The transom hung rudder is a heavier version of a typical dinghy rudder, with a large lifting blade:

Stern view of the rudder with the blade in its raised position

This is the rudder on a Titania, but in principal the same as an Atalanta. In this case the rudder stock is wooden, while most are aluminium alloy throughout.

The Blade

This is made from 12mm thick alloy.

Atalanta and Titania Rudder blade (Mk 3 version)

This photo gives some idea of the way the rudder stock and blade fit together. It is possible to fit the blade back to front, which results in heavy weather helm!

The rudder head with the short tiller passing through the transom

Gudgion pintle and rudder fittings

Bottom rudder pintle installed in the skeg and ready for the rudder stock to be fitted

Typical Skeg and P Bracket.


The whip staff is just a vertically pivoted tiller:

Rear of a Titania Cockpit showing the whip staff arrangement

In this case the helm is hard over (it is the only way the boat fits into the garage) but I am sure you get the picture. Behind the tiller you can see two rope ends. One controls the rudder uphaul, and the other the downhaul. You can see the other ends of the up and down haul leading to the bottom of the transom and then up to the rudder head where they pass through the transom and into the rudder stock. The wires leading off from the rudder head, to left and right, lead through pulleys to the whipstaff.

Pulleys and Wires

These cross the aft cabin and can be seen in the following photos:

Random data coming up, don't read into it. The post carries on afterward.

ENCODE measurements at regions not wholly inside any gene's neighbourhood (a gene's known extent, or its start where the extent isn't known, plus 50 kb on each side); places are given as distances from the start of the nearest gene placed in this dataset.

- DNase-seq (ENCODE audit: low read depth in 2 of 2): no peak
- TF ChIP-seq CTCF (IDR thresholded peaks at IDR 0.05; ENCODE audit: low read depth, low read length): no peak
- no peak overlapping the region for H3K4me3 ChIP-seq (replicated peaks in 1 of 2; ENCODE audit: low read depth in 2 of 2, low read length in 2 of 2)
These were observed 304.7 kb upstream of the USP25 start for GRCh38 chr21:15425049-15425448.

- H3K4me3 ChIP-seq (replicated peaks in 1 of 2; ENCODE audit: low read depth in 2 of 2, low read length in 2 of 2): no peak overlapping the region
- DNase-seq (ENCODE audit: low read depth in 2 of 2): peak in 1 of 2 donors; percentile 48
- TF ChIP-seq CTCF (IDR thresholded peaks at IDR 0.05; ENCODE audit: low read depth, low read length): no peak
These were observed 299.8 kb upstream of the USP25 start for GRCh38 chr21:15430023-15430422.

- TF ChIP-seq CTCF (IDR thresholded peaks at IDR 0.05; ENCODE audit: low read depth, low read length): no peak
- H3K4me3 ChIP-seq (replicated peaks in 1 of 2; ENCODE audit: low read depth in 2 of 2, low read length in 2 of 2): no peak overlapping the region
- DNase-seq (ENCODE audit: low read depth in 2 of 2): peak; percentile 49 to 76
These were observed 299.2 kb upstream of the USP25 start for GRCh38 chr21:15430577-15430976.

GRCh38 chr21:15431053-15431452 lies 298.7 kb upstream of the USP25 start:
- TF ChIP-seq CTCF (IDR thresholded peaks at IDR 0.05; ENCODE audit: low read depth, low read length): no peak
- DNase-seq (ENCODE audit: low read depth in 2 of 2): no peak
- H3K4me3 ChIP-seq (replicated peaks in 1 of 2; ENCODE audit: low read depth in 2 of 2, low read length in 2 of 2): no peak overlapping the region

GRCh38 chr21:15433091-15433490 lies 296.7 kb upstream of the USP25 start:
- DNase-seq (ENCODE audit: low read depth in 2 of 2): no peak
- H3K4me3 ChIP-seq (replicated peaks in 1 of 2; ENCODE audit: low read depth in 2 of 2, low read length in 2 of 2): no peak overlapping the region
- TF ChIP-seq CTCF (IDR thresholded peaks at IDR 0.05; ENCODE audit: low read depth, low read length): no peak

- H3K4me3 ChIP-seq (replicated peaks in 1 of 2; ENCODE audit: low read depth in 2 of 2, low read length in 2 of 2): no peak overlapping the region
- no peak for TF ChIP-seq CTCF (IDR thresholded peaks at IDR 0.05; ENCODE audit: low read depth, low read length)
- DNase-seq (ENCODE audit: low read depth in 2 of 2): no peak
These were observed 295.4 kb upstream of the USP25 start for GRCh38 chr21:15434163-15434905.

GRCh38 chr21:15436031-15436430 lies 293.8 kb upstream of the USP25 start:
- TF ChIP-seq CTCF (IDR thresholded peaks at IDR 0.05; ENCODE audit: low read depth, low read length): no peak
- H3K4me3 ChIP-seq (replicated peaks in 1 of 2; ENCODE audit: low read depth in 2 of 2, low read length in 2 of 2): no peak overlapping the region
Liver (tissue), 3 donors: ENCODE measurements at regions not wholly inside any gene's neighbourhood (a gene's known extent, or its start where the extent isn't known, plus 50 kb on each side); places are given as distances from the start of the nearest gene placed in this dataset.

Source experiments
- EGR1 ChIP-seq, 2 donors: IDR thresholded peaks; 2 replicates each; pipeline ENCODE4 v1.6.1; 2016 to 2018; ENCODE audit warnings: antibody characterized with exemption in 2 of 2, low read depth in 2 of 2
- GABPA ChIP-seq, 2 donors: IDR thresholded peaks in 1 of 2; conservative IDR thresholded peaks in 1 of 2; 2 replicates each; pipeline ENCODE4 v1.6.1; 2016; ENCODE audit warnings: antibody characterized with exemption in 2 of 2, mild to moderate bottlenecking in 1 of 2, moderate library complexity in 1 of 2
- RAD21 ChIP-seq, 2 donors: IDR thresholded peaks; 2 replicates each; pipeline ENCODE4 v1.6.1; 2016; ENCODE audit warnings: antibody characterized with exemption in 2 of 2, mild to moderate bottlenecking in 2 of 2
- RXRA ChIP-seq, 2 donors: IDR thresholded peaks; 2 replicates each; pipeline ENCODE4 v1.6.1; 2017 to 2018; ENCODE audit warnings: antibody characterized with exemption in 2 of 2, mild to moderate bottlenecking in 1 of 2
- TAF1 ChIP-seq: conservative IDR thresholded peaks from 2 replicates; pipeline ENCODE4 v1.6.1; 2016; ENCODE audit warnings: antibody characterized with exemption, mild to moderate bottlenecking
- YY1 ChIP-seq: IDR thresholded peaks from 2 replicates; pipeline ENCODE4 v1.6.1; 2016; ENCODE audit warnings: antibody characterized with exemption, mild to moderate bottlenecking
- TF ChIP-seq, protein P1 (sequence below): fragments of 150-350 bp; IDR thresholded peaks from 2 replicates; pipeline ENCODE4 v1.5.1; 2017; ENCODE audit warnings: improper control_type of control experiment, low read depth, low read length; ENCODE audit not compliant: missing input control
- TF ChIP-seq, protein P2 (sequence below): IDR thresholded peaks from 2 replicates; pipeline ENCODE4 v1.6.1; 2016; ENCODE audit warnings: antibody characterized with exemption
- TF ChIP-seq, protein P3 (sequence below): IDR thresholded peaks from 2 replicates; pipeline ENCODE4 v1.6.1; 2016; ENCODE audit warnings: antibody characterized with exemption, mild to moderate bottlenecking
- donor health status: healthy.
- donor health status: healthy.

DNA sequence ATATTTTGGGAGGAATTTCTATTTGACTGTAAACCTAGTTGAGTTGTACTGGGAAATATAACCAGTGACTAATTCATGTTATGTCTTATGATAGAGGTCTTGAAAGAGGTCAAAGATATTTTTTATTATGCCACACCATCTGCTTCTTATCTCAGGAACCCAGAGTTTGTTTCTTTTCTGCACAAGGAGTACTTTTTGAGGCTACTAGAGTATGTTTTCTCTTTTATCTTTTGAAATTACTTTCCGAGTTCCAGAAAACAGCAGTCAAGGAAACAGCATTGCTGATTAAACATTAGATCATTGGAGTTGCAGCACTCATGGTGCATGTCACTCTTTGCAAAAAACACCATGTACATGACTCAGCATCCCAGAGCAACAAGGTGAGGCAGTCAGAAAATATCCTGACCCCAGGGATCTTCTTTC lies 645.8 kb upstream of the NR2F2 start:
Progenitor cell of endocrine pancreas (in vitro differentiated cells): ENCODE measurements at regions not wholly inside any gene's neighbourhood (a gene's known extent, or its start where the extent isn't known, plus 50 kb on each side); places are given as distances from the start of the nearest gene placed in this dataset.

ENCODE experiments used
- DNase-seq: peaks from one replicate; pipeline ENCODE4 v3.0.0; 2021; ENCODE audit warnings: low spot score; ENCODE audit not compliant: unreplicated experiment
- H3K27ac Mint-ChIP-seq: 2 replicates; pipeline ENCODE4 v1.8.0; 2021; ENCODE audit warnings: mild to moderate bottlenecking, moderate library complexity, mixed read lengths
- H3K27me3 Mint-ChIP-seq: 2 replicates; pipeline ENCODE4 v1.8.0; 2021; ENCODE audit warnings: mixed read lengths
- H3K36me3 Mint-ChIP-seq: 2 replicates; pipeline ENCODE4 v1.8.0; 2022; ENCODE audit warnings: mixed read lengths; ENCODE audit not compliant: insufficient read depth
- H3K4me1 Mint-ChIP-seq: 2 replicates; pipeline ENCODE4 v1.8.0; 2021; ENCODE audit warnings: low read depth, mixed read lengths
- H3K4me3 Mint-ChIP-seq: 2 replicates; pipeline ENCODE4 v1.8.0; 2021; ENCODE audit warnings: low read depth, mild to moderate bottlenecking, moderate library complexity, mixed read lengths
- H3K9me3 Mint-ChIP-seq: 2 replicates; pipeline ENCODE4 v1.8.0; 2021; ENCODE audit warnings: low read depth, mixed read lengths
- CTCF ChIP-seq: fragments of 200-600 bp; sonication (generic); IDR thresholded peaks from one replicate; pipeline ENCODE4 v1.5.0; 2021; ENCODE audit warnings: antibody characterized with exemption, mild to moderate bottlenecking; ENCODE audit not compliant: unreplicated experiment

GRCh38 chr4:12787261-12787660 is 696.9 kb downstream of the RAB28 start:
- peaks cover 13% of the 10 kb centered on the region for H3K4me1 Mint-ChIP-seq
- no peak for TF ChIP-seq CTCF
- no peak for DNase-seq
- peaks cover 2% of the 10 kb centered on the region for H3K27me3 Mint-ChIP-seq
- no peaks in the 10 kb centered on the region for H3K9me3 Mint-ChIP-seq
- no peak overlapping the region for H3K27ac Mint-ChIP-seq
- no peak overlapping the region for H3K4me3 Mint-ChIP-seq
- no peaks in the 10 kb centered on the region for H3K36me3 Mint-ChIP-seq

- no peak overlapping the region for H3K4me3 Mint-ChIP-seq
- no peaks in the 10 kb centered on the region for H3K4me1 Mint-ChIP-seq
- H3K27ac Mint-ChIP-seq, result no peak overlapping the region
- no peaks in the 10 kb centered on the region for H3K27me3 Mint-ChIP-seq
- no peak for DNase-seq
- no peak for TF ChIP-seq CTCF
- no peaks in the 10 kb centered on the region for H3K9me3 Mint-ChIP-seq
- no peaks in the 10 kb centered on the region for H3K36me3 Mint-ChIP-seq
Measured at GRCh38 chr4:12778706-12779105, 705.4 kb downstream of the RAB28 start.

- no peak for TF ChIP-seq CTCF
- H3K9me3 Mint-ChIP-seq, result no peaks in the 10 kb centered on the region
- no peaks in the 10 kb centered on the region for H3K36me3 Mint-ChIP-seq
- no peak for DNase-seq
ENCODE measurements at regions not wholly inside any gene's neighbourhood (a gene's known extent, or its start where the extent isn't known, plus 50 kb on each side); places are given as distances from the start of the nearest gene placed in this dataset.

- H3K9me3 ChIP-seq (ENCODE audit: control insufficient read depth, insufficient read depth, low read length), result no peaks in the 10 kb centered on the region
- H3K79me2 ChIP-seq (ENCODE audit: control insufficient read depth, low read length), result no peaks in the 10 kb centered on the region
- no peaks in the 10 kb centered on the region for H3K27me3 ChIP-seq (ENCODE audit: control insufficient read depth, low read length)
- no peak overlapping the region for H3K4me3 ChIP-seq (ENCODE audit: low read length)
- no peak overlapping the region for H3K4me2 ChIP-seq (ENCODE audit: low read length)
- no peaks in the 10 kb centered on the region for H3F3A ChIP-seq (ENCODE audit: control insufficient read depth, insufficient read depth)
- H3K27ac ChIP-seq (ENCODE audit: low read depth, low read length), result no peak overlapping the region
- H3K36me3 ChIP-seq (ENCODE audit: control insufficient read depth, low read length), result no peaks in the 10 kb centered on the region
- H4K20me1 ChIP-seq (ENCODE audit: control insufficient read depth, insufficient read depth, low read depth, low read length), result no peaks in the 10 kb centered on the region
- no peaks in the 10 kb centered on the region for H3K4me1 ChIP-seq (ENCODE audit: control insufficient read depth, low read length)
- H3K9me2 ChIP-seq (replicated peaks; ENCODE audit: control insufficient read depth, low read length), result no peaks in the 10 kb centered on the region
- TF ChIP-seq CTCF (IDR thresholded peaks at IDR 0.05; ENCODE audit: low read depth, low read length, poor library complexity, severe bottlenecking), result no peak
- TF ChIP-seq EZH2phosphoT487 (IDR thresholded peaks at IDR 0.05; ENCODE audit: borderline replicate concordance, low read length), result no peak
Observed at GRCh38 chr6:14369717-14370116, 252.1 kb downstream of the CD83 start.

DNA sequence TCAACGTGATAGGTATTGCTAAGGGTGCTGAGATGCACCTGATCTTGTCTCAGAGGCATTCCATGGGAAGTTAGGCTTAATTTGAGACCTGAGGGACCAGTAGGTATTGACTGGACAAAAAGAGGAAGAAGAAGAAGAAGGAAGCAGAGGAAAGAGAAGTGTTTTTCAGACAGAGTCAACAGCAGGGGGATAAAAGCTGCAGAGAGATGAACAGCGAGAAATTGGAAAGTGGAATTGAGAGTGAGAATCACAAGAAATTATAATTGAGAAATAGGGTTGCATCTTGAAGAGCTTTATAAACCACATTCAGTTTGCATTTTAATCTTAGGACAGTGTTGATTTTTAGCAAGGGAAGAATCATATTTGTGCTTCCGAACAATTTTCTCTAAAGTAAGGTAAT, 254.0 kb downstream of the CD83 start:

Rudder blade uphill and downhaul are the rope tackles shown curving below the rudder control wire which leads from a brass pulley in the top left hand corner

The rudder control wires, uphill and downhaul are all shown in this view of the rear end of the aft cabin

Weather Helm

The Atalanta carries little weather helm under normal conditions. If weather helm or lee helm is experienced then there is something wrong. Clearly the sails set under particular conditions affect the weather helm, but when this occurs the keels can be lifted slightly, which moves the hulls centre of lateral resistance aft, and should enable the helm to be balanced.  In the case of my own boat (which is a Titania but almost identical to an Atalanta) I invariably find the helm well balanced in all conditions. I do know from practice how much to furl the genoa, and when to take a reef in the main sail. Doing this in the correct order will minimise steering difficulties.

Calista will sail to windward in for 5 to 10 minutes with the helm locked amidships.


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